Brazil's former coach Santana dies at 74
SAO PAULO, Brazil -- Tele Santana, 74, one of Brazil's greatest soccer coaches, died on Friday in a Belo Horizonte hospital where he had been in intensive care for an intestinal infection since March 25, the hospital said.
Santana, who led Brazil at the 1982 and 1986 World Cups, was forced to retire in 1996 following a stroke.
Three years ago, Santana had his left leg amputated below the knee after developing ischemia -- a decrease in blood supply caused by blockage of the blood vessels.
Santana believed in attacking football throughout his career and the 1982 World Cup team, featuring players such as Zico, Socrates, Falcao, Junior and Eder took the game to new heights.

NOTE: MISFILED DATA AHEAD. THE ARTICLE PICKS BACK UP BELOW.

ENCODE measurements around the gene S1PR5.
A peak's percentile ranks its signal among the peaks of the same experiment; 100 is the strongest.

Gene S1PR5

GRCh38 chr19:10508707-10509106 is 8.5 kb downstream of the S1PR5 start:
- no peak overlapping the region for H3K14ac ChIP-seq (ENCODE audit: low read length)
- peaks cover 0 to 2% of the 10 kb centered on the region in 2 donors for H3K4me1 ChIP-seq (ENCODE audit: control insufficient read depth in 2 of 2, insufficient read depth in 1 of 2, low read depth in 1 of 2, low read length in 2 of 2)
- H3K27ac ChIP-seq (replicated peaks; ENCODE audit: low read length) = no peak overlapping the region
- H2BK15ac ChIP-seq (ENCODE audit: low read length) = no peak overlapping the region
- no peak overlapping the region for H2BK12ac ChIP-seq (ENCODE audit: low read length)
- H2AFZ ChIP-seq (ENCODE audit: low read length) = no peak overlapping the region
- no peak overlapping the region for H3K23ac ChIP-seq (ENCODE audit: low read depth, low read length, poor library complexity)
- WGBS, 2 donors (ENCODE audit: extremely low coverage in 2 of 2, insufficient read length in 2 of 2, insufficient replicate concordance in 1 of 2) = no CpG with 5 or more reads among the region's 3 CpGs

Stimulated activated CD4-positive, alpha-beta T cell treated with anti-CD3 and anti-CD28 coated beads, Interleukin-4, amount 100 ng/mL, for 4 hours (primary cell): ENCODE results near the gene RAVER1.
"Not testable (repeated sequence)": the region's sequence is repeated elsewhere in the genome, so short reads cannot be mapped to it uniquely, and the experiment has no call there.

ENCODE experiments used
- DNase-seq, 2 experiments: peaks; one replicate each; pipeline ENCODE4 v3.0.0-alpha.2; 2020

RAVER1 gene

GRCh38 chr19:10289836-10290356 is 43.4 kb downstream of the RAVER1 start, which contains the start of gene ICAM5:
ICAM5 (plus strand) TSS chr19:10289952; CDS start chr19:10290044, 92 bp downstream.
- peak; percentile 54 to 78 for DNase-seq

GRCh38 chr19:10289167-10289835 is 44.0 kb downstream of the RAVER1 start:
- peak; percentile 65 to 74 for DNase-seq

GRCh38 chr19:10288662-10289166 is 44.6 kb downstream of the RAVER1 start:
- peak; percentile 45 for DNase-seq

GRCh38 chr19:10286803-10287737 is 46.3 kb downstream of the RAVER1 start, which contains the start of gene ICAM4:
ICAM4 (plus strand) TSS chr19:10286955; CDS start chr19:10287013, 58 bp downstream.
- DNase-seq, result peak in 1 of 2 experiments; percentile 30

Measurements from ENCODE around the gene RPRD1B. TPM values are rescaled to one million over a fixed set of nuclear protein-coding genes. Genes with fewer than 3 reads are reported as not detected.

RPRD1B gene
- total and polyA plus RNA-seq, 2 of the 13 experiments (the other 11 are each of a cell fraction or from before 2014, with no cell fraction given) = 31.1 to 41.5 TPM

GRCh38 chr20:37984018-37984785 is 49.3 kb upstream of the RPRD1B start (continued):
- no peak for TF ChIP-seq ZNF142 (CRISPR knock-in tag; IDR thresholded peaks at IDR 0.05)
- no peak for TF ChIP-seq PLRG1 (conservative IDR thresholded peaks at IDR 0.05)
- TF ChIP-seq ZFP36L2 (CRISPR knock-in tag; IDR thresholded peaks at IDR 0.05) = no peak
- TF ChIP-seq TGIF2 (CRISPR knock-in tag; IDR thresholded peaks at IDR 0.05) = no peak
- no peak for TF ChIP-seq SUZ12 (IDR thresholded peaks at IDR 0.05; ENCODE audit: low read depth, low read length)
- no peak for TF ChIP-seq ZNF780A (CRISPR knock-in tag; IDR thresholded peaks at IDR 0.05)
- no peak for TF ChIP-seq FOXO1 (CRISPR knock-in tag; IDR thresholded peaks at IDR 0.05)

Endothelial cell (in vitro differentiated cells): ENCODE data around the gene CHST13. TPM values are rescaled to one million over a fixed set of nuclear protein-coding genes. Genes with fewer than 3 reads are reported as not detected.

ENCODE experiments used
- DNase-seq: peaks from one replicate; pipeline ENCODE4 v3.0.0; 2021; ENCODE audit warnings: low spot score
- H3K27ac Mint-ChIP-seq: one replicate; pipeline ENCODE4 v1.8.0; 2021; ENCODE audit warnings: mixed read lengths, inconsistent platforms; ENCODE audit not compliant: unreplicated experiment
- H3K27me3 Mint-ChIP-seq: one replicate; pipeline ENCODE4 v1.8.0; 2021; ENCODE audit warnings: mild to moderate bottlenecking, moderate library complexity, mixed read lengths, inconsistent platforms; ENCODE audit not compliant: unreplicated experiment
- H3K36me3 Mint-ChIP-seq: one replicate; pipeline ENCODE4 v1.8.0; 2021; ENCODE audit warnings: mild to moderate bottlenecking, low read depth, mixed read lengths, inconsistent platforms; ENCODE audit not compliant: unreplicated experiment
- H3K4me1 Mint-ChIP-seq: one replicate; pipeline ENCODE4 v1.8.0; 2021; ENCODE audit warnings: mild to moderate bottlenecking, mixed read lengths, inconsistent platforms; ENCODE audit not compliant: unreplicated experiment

Brazil were surprisingly knocked out in the second round group stage following a 3-2 defeat by Italy in one of the most memorable games in the sport's history.
Santana returned to lead Brazil again four years later in Mexico where they were beaten by France in a penalty shootout in the quarterfinals.
Santana went on to coach a memorable Sao Paulo team in the early 1990s, winning the South American Libertadores Cup in successive years and the World Club Cup on each occasion.
He was in charge of Atletico Mineiro when they won the inaugural Brazilian championship in 1971 -- the only time Belo Horizonte's most popular club have been Brazilian champions -- and also coached top clubs Fluminense, Flamengo, Palmeiras and Gremio.